This lack of realism or honesty, or both, was also evident in a passing and perhaps inadvertent comment from Johnson during the debate about the need to “end this national misery” of the Brexit process. That shows quite some neck. It was, after all, Johnson who played the leading role in inflicting on the country a process for which he and his fellow-campaigners had deliberately made no plan, and which he and they were warned would be horribly protracted and complex, and which he himself contributed to prolonging. It is, in any case, quite a walk from doing Brexit to enter the sunny uplands and doing so to (supposedly) ‘end the misery’!

Corbyn is equally unrealistic

Nor can Jeremy Corbyn be exempt from the charge of lack of realism. Thus at one stage in the debate he, too, spoke of doing a trade deal with Europe and then holding a referendum. But even if he were to come to power and complete a renegotiation that, too, would only be of the Withdrawal Agreement (and Political Declaration). If a referendum then endorsed it he, too, would still then have to undertake the actual trade negotiation. If the referendum went the other way, there would be the political backlash of that for a long time to come.

So even if Labour’s three months to renegotiate, then another three months for a referendum timetable were feasible – and there are considerable doubts about that, as Jess Sargeant of the Institute for Government has explained – it would not mark the end of Brexit.

Moreover, even now, in this week’s debate he (like the subsequent Labour manifesto) was still touting the line that the ultimate aim is close relationship with the single market, but refusing to specify whether this takes the form of membership of the single market or whether he, too, wants a form of free trade agreement. These are two fundamentally different ways of conducting trade, with very different consequences.

If it is to be the former, then what about freedom of movement? And if it is the latter, how can that fail to be anything other than economically damaging compared with single market membership? As a formulation, a ‘close relationship’ is meaningless, taking us right back to the basic ambiguity that has permeated the Brexit debate from the very outset. Worse still, it simply defers and ignores the actual decisions he would have to make within hours of winning an election in just three weeks’ time.

The other obvious failure in Corbyn’s position – which Johnson repeatedly jabbed at, and the audience also jeered about – was his refusal to say whether or not he would campaign for his hypothetical deal or for remain in the future referendum he proposes. He continued to do so at the manifesto launch. What is especially irritating about this is that, actually, Corbyn has at least two perfectly good answers he could have given.

One would be to say, as Cameron did of his pre-referendum ‘renegotiation’, that it would depend on the outcome of that. A second, strategically better, answer would be to say that he would at that point remain neutral. Such a response now would enable him to say what he is trying, ineffectively, to say already: that he, unlike Johnson, proposes to govern for both remainers and leavers and not be a partisan for just one side.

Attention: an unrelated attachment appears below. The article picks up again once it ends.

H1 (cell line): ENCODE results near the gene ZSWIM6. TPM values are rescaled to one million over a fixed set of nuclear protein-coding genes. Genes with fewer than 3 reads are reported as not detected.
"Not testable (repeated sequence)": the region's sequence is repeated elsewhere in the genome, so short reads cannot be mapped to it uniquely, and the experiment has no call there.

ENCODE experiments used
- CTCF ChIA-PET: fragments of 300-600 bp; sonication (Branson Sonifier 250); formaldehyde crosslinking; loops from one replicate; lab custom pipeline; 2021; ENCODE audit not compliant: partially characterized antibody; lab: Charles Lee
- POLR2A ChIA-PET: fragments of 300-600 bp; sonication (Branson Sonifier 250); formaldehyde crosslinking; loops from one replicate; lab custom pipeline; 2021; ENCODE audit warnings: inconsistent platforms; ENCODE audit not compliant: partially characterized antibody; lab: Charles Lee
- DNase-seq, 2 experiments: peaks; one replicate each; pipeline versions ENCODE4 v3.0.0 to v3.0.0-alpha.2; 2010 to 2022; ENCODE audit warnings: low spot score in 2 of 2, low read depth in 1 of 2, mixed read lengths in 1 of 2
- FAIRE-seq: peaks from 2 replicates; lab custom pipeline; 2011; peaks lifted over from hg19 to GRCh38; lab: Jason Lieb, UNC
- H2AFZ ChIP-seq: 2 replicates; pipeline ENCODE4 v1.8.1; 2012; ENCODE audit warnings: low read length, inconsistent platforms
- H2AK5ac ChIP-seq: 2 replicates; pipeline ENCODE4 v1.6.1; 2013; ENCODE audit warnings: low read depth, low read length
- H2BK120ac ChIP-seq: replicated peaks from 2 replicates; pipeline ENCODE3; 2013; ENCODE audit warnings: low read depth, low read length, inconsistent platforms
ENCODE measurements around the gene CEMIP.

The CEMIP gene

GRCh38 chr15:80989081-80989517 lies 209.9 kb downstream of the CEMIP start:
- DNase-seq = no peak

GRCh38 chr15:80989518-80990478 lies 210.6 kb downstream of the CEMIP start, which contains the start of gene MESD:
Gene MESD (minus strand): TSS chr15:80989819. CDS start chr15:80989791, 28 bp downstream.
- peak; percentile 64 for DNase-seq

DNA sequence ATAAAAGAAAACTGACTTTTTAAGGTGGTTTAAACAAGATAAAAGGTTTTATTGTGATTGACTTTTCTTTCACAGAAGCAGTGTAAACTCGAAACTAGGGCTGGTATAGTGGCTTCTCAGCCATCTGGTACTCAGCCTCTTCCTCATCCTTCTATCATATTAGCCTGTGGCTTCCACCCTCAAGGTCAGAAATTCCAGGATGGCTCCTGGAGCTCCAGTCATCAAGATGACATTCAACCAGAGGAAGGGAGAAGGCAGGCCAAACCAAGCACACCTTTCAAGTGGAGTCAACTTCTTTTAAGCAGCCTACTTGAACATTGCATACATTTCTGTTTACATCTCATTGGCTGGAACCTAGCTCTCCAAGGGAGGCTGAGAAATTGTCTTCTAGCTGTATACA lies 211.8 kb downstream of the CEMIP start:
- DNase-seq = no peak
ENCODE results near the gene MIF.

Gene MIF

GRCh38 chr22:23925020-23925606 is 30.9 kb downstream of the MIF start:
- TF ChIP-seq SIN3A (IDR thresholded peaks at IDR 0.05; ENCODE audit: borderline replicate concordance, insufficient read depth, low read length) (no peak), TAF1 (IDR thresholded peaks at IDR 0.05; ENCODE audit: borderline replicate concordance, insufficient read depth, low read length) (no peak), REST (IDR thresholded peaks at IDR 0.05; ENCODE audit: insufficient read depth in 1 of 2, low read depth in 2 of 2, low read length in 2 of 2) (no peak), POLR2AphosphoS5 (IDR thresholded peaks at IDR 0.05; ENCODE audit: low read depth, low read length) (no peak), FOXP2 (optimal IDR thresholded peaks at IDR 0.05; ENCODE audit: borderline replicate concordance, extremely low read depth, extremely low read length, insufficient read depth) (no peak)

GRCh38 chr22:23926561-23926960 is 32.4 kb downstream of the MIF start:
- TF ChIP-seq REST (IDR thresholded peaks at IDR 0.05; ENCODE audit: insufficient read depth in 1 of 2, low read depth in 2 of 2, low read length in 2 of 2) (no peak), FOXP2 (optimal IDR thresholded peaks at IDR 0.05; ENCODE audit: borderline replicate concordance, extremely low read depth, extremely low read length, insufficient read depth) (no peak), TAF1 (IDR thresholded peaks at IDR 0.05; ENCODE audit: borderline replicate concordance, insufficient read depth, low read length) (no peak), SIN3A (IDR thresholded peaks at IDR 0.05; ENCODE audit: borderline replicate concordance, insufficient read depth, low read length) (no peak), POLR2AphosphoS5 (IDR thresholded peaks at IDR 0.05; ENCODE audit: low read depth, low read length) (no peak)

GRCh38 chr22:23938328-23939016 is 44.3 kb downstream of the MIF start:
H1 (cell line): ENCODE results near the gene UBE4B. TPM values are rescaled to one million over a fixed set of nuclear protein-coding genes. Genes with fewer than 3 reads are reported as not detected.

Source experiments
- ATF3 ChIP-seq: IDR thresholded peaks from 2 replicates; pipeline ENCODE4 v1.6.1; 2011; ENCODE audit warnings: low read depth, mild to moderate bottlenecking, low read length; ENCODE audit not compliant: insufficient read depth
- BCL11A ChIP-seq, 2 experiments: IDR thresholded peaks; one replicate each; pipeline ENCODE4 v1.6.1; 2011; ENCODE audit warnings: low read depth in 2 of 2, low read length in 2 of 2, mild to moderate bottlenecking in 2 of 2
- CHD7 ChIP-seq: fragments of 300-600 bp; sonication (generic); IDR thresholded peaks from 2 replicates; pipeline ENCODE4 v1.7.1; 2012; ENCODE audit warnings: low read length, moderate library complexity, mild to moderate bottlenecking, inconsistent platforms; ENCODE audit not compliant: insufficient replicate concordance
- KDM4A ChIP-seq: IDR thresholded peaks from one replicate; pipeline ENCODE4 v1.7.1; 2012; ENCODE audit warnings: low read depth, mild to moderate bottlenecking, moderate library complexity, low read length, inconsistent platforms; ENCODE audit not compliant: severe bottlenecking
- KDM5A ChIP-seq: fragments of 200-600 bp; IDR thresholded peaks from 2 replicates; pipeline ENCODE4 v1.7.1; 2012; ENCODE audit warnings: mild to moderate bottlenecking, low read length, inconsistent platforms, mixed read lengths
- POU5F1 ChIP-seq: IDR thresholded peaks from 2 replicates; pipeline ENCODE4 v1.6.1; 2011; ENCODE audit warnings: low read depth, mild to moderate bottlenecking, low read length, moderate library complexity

That could be a powerful message to a country fed up with, and frightened by, division. And, strategically, it would mean that if and when it comes to a referendum, the result of which would be highly uncertain, he would not be tainted by the result as he would be if it went against whatever he had campaigned for.

The failure of leadership

According to YouGov polling, viewer opinion as to who performed best was evenly split, but a clear majority (63%) thought Johnson was stronger on Brexit. My own view is that they were equally poor and that we learned nothing at all about what the two leaders think about Brexit. The reason for that is simple: there is nothing to learn.

Perhaps that is fitting, since neither of them has ever been much interested in Brexit, Corbyn because he sees it as a distraction from his political project and Johnson because he sees it as a vehicle for his personal career. Certainly neither has ever shown any interest whatsoever in the complex details of what Brexit entails. The result is that we are about to vote in an election defined by Brexit, with all the consequences it will have, when the person who will be Prime Minister has nothing of substance to say about what we will be voting for.

Real leadership would include an honest explanation to the public that, whatever happens, Brexit is going to frame political events for years, whether Tories or Labour win. For that matter, it would be true if there were to be LibDem government which revoked Article 50, for in those (admittedly unlikely) circumstances Brexiters are certainly not just going to disappear quietly. Yet Swinson – shamefully excluded from the ITV debate – has never discussed how her revocation policy is going to address the outcry that would inevitably follow.

That scenario aside, it is all but certain that either Johnson or Corbyn will be the next Prime Minister. It is now eight months since the CBI and the TUC issued an unprecedented joint statement describing Brexit as a “national emergency”. Since then, it has continued to exact its toll on the social, political and economic fabric.

Yet there is no sign at all that either man has the ability or willingness to spell out, in precise and pragmatic terms, how to deal with this emergency. There is no sign from either of the kind of leadership which would be needed either to deliver Brexit or to avert Brexit There is not even any sign that either of them recognizes that it is an emergency. And there is no sign that either understands what they will be dealing with the moment one or other takes office.

We know all this, because it was played out in what they said – and did not say – in their non-debate this week. We won’t be able to say that we had no warning.